Why SEC’s Szczepanik Is Good News For Crypto
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The Securities and Exchange Commission is moving closer to regulation. Valerie Szczepanik, the Head of the SEC’s Distributed Ledger Technology Working Group, was elevated to the newly created position of Senior Advisor for Digital Assets and Innovation. In her new capacity, she will advise the Division of Corporation Finance on cryptocurrencies, ICOs and other blockchain-related inventions.
The appointment had the internet abuzz with rumors of the new “Crypto-Czar” but there’s no sign that the Cossacks are coming just yet. If anything, Mrs. Szczepanik’s appointment should be cause for cautious optimism, and a sign that the SEC is trying to understand cryptocurrency offerings rather than curtail them.
The new Senior Advisor is not a complete stranger to the crypto-world, having already represented the SEC at forums like Consensus. “Whether or not you are regulated by the SEC, you still have fiduciary duties to your investors,” she told audiences at Consensus 2017. “If you want this industry to flourish, protection of investors should be at the forefront.” That may not sound like a bull flag, but it’s a lot more favorable than the signals from Jay “every ICO I’ve seen is a security” Clayton.
Explaining the SEC’s reservations on initial coin offerings, Szczepanik told Consensus: “One very active area that we’re looking at is the issuance of tokens or coins on a blockchain —typically you’ll see a lot on the ethereum blockchain—issued under the ERC-20 protocol…We’re looking at those very carefully to determine if that event defines the issuance of a security.” The fact that the new Crypto-Adviser knows what an ERC-20 is, should be cause for some relief.
The appointment may be a sign that financial regulators are beginning to thaw on cryptocurrencies, especially as leading exchanges like Coinbase step up to their legal obligations. Last month the SEC trolled the crypto world with “Howeycoins,” a fake ICO scam whose focus was on educating the public rather than vilifying cryptocurrencies.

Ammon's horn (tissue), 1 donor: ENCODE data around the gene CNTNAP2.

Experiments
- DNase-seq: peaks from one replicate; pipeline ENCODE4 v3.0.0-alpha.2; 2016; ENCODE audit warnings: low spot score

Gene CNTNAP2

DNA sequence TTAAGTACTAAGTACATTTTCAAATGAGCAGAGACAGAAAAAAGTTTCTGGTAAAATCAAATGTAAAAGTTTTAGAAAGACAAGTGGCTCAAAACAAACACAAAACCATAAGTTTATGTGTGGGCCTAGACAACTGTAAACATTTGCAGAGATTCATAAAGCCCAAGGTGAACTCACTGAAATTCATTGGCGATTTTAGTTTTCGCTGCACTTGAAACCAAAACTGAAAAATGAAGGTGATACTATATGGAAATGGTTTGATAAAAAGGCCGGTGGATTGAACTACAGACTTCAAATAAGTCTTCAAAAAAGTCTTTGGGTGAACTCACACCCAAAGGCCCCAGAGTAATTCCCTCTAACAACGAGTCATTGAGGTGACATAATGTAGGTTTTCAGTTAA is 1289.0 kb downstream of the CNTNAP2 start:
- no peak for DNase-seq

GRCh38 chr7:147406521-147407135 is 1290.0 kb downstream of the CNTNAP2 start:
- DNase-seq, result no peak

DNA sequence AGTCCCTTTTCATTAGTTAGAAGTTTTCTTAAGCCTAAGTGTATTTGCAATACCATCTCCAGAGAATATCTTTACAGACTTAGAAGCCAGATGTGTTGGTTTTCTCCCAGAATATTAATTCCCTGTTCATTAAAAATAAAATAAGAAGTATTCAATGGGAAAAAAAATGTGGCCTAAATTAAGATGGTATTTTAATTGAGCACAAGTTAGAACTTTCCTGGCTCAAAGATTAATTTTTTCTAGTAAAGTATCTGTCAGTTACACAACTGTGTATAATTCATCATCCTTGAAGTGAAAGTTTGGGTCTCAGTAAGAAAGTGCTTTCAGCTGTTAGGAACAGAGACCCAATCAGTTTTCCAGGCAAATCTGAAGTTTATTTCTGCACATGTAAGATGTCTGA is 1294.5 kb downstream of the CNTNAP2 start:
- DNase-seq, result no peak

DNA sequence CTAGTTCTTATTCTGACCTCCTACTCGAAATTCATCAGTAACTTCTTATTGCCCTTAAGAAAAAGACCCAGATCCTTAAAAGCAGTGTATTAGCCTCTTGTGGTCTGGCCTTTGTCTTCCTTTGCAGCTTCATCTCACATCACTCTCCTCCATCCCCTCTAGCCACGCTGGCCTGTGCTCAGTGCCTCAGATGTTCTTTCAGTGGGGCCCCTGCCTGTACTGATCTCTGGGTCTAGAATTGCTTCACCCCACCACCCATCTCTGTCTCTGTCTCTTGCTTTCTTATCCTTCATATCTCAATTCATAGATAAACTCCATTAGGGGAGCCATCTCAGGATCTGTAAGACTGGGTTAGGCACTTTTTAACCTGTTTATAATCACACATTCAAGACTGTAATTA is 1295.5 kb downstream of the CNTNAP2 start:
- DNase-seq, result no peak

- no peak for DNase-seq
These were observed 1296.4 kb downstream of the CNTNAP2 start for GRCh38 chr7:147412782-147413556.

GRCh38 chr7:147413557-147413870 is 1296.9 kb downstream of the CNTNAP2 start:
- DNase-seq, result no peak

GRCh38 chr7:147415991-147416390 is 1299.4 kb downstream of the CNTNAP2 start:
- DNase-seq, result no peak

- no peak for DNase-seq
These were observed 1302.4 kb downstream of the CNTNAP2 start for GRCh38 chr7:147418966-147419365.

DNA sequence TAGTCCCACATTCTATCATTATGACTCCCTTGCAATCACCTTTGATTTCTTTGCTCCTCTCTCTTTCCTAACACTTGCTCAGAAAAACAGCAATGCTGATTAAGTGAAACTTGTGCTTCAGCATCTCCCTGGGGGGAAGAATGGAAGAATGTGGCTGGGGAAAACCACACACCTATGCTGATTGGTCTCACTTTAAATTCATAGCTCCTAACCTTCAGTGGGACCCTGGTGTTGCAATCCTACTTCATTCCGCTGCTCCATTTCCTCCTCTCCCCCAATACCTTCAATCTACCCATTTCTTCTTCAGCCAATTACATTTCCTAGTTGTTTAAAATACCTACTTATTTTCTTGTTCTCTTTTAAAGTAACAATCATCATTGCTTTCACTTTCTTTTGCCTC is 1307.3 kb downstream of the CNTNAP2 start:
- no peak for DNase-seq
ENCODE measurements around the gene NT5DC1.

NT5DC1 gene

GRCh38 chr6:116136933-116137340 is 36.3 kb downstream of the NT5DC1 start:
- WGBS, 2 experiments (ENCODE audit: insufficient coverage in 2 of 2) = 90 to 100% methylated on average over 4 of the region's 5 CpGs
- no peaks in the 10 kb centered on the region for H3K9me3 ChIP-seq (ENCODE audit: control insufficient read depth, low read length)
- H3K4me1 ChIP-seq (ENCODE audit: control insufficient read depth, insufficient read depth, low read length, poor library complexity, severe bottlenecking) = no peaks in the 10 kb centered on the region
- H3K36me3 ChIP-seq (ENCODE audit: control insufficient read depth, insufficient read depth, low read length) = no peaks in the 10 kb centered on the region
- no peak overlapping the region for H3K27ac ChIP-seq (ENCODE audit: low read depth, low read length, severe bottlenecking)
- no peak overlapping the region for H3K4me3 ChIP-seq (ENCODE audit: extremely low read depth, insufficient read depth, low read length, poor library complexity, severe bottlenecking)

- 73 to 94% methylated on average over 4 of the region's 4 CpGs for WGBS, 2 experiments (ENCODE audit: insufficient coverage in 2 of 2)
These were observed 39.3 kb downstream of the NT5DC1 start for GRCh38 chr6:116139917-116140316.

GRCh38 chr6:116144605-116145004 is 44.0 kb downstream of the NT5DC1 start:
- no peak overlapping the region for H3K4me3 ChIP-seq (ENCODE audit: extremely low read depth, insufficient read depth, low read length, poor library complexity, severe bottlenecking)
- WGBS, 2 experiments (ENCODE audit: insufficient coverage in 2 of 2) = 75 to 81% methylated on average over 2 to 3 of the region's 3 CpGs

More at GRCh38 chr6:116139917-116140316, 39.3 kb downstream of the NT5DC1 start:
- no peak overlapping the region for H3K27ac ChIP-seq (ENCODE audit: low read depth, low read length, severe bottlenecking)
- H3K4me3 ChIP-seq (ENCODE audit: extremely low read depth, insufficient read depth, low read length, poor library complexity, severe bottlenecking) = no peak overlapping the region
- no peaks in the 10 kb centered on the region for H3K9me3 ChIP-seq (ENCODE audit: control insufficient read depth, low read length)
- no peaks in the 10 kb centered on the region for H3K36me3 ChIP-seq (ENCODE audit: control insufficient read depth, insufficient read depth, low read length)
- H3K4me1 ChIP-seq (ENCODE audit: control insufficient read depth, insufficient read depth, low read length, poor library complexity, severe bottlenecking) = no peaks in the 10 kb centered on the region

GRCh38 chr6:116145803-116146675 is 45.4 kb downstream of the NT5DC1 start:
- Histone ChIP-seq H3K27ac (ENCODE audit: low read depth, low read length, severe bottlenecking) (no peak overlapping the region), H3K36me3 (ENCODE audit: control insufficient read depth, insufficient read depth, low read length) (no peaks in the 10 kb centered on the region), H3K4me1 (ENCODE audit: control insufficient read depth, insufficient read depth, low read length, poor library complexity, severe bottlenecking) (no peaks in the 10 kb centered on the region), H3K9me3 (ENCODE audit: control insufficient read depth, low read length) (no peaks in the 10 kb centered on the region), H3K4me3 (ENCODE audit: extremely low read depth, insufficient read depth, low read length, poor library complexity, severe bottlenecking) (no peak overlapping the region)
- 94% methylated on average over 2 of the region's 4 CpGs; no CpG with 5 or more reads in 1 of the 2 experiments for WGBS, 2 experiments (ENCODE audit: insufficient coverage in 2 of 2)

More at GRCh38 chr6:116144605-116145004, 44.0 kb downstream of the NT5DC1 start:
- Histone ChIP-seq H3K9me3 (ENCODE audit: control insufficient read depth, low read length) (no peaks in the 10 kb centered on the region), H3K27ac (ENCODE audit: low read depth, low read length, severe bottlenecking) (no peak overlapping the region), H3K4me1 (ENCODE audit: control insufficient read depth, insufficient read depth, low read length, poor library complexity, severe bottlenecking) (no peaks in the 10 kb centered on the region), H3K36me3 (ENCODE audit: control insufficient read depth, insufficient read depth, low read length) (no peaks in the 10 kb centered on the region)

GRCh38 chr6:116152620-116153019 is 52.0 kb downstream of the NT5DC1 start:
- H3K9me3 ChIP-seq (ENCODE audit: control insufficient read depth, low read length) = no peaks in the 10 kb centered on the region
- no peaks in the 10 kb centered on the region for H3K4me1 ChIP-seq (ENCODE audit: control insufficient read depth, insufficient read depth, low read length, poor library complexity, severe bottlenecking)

In a forum on Financial Fraud earlier this year, Mrs. Szczepanik stated that “We do not want to chill the markets…the promise of blockchain technology is not one that we want to ignore.”
That may sound like playing to the audience, but Mrs. Szczepanik has spoken the same way to in-house crowds as well. In 2016, as head of the SEC’s Digital Ledger Group, she presided over a lengthy panel discussion which put more emphasis on cultivating new shoots than poisoning the weeds. After giving regulators a cogent introduction to smart contracts and blockchains, she stated that “our mission is to protect the markets and investors, but also, we don’t want to hinder the advent of new technology that can help investors.”
However, the fact that regulators are showing a slightly lighter touch should not be regarded as a green light for the Bitconnects and Bitcoiins. Mrs. Szczepanik has already shown little forgiveness for unregistered securities, and as early as 2014 oversaw an investigation into a then-unknown “Bitcoin Entrepreneur” named Erik Voorhees. The investigation led to total fines and disgorgements exceeding $50,000—a large number, in 2014. Since then the body has shown little forgiveness when it came to penalizing ICOs.
All of which suggests that the cryptocurrency would should not expect any free passes from the new SEC regime, nor should it want them. But the appointment of a Cryptocurrency Advisor whose public statements align more with safeguarding investors than looking for whipping-boys, and who seems more interested in crafting appropriate regulations than in jamming new pegs into old square holes, is probably a sign of progress in the relations between crypto-businesses and their regulators.
At the very least, it should be cause to stop panicking whenever the SEC breathes too heavily.
Disclaimer: The Author is invested in Ethereum.